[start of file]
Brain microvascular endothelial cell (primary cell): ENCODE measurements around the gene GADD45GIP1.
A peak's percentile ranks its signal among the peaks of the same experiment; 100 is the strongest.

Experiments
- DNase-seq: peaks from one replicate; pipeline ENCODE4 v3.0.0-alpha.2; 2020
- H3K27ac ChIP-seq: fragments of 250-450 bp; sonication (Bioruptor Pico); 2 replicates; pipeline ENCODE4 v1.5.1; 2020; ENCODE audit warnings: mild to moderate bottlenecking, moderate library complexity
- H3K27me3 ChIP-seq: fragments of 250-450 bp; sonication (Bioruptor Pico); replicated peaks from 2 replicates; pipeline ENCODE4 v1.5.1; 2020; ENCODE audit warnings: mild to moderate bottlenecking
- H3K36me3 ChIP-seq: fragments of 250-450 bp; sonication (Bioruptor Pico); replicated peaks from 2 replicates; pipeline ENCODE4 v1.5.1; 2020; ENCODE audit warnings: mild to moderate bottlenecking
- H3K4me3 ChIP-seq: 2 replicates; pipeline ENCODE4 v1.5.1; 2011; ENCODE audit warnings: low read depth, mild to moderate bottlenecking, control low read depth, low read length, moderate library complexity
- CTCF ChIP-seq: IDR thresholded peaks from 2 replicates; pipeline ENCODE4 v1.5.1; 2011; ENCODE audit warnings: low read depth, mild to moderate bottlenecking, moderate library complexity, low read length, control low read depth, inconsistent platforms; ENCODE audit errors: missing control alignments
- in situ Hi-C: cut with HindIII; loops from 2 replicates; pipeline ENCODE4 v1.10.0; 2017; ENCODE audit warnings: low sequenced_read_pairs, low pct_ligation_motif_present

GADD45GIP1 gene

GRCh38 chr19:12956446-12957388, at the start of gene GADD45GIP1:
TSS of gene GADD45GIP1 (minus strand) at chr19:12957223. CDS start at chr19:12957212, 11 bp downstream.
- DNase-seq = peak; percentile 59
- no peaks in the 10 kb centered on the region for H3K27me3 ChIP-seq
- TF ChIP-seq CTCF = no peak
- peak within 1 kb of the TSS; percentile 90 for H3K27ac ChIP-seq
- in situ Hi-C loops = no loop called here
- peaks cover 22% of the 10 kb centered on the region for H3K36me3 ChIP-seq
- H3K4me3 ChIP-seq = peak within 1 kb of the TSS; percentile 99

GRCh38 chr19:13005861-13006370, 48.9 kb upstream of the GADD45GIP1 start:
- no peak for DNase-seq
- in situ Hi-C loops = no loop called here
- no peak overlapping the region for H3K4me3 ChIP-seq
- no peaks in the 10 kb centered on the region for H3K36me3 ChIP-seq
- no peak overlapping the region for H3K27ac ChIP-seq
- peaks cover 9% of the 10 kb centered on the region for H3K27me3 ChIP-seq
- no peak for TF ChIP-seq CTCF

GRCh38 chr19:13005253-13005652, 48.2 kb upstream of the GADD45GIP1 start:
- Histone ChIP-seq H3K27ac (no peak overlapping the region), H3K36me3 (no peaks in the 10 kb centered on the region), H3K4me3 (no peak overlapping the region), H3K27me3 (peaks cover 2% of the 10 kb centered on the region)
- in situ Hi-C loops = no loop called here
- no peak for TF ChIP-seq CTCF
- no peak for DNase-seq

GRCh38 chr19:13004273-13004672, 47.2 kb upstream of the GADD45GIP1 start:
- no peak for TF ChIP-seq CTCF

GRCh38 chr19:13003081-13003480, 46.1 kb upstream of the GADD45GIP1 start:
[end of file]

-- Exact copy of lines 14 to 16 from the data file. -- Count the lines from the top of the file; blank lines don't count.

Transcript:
- DNase-seq = peak; percentile 59
- no peaks in the 10 kb centered on the region for H3K27me3 ChIP-seq
- TF ChIP-seq CTCF = no peak